I was really lucky to get a good deal on some gorgeous, serviced apartments from City Base Apartments and they couldn’t have been in a better location. Walking distance to everywhere we wanted to go and not far from the train station. I’d worked out the sleeping arrangements beforehand as some people didn’t know each other and that worked out really well.
So Friday morning, we were off. Myself, my mam- Tracy and sister- Ashleigh, plus Katy, Lyndsey and Mel, all travelled down at lunchtime. Rosie, Joanne and Victoria would arrive later that evening and Klare, who lives in Leeds, would meet us there. We would kick off at The Hilton for a spa afternoon. This was supposed to be a surprise but Katy put her foot in it on the train while complaining that she hadn’t had time to paint her nails but not to worry as shed do it in the spa. Everyone including herself and myself, froze. She tried her best to muddle her way out of it and I tried to pretend I hadn’t heard but it was no good, the game was up. After a few jokey punches from the rest of the group, all was well and we got back to our prosecco. We were all then presented with our official Hen Do t-shirts. Designed and printed by Katy, the t-shirts were yellow, depicting the Colman’s Mustard label. For those of you who’ve not read my About page, my maiden name is Mustarde, so Katy thought this was super original and hilarious.
Arriving at the spa, we all went our separate ways to have massages and manicures, meeting up later in the jacuzzi. Unfortunately there was another group that epitomised everything I didn’t want my hen do to be. One of them was actually topless while the rest of the rambunctious group egged her on. Lyndsay went off to complain to the staff but I actually think they were enjoying it! As we were all beginning to prune from the pool, we decided to head to the apartments to chill, drink and get ready. Upon arrival, Katy produced champagne and presented us with a taste test. Could we tell the difference between the good stuff and the cheapo reek? Could we shite! But it was a bloody good laugh trying! A quick…well, quickish, there was only one bathroom in each apartment…change and we were off. As specified, there were no willys in sight but I had pre-approved a small, hair band veil and it actually looked quite cute with my new Karen Millen dress.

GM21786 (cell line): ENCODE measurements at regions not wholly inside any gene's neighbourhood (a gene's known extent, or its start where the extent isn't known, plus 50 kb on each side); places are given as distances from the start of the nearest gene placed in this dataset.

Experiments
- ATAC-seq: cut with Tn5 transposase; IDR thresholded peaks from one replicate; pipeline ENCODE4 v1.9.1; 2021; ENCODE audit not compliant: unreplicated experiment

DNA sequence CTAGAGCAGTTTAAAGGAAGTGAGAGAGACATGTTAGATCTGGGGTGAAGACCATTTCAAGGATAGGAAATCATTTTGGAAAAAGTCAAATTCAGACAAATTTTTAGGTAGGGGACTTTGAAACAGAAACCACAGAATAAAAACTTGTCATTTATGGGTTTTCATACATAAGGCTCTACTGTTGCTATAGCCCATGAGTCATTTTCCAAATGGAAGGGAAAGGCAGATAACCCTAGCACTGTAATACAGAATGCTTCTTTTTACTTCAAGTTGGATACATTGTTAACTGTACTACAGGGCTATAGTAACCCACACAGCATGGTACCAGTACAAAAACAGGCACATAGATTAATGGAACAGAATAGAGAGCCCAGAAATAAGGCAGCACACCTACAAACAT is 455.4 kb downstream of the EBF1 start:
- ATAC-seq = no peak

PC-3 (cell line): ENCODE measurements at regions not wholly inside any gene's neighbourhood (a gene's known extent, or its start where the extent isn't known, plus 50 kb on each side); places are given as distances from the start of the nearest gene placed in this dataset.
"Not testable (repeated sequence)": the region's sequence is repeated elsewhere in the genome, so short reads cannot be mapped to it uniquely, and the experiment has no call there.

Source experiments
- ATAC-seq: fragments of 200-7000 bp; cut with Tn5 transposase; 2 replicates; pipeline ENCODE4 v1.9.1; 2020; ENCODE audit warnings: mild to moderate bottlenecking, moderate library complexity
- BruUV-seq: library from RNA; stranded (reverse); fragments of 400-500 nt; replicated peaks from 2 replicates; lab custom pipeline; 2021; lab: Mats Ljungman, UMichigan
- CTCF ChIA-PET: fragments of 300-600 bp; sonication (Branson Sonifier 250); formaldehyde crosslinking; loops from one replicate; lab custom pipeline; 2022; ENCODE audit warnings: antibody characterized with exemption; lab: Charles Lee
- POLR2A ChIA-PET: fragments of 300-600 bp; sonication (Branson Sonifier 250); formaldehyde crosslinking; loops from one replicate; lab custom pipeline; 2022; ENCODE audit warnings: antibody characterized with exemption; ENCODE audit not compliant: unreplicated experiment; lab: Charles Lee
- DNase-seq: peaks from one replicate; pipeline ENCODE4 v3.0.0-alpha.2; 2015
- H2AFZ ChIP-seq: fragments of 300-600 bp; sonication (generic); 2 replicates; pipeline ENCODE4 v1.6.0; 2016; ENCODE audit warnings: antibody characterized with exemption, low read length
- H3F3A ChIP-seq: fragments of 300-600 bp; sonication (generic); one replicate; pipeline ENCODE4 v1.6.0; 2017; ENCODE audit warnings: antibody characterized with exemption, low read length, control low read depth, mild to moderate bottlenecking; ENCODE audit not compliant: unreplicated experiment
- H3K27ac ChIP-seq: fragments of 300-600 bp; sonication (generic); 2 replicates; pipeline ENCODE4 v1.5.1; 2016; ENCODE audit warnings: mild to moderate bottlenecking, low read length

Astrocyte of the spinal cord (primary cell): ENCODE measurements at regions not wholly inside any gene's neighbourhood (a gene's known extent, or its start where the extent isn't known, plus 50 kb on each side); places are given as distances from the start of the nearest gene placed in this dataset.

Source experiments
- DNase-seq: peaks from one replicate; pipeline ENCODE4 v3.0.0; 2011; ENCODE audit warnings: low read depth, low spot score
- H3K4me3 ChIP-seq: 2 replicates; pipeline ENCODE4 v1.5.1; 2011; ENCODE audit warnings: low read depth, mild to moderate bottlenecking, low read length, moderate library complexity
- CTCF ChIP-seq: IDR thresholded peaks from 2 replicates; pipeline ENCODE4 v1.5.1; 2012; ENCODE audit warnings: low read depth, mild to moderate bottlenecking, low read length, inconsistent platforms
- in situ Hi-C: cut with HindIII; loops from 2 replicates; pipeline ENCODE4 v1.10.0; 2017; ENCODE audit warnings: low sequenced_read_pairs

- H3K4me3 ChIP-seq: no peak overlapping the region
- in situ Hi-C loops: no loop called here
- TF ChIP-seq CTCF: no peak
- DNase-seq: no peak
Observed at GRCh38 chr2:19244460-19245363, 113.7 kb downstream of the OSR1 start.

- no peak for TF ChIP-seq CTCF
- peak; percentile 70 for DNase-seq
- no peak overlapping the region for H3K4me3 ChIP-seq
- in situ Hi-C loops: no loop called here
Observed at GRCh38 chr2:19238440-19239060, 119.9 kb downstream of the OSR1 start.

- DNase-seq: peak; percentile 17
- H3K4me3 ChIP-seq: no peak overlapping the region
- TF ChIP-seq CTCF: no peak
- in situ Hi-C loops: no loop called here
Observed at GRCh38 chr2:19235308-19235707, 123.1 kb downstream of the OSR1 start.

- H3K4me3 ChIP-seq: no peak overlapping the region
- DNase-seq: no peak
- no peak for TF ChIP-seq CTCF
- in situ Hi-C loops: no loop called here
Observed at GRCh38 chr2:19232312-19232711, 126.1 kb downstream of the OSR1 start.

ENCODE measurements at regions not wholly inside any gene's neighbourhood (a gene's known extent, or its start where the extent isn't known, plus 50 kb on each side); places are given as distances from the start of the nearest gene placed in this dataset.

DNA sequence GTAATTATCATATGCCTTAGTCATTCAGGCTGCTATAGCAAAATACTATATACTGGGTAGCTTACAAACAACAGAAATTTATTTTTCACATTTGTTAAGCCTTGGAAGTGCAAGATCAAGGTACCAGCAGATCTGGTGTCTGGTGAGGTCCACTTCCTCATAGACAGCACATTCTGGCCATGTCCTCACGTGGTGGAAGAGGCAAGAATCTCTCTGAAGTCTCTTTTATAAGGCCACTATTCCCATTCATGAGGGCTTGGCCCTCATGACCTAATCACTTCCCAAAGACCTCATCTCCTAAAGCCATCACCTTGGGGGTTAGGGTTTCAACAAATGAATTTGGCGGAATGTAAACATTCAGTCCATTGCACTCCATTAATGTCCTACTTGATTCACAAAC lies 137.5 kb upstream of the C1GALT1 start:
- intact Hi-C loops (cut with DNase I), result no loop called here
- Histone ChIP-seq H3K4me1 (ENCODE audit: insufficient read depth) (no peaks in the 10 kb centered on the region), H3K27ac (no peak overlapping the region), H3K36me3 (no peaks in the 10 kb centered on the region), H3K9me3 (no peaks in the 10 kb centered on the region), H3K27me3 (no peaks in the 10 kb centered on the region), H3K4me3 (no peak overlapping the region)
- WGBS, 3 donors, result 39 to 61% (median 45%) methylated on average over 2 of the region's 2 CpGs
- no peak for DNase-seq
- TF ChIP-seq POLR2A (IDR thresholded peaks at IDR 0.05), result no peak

Our first stop was Revolution for cocktails, shots and a photo op with Ricky from Geordie Shore! Check me out fan-girling! I honestly can’t remember where we ended up in between but we finished the night in Norman’s a bar on Call Lane that Katy and I discovered a few years previous. A great mix of music and an excellent selection of drinks, we spent most of the night there. The only downside was that Katy had her bag stolen, not great but it was towards the end of the night so she’d spent all of her money and it was a cheapo Chanel knock off. Her words, not mine. Several bottles of champs, Rosie going home then reappearing later on, a pizza and a very personal conversation with a group of transvestites later and home we went.
The next morning was ROUGH, for all of us except Rosie, who went for a run then returned to make tea for everyone. We spent the morning laying around, pissing our pants about the previous nights antics and trying to motivate each other to get dressed as we were off for afternoon tea!
We arrived at The Cosmopolitan Hotel all a bit worse for wear but none more so than Katy, who looked like she might end up face down in the sandwiches at any moment. She soon perked up when they brought out the champers though! Lots of sandwiches, a ton of cake and lots of laughs later, we were ready for the next activity which would be cocktail making!
This activity was a complete surprise and I couldn’t have been more excited! I love cocktails, making them and drinking them of course! We all piled into the private bar of Chilli White and were welcomed with a glass of prosecco each. We would be making 3 cocktails each, a mojito, a cosmopolitan and one that I can’t remember…the point is, it was great value for money ad such a brilliant laugh! We took turns going behind the bar and making them, it made for some great photos. I really loved doing this activity, everyone really enjoyed themselves and we were all suitably tipsy.
Back to the apartments to get changed for our last night out. I’m not sure why I made the decision to take one pair of shoes to wear on the both nights but getting my feet into my sky high, gold stilettos was a bit of a struggle after dancing all night the night before. I managed though and we headed out to Las Iguanas for our dinner.
I do remember that a truly fantastic time was had by all. I love that all of the girls from my hen weekend, even the ones who didn’t know each other before that, are still friends now. And that makes me very happy indeed 😊.
For those of you that enjoyed Labour and Birth The First Time Around, why not read about it from a different point of view. This account, as told by my sister, brings me to tears. When you’re in the moment, nothing outside of that hospital room exists. So it was amazing to know that there were so many people rooting for me! Enjoy 😊
When I think back to December, and all of the excitement I felt when my sister and brother-in-law announced their pregnancy to us, I still get butterflies. It was one of the most precious moments of my life. We were sitting around their table – me, Mam, Dad and my boyfriend – and just as her husband was filling our glasses with some fizz – not out of the ordinary when eating with them – my sister stopped him and said, “only a little for me, it’s bad for the baby.”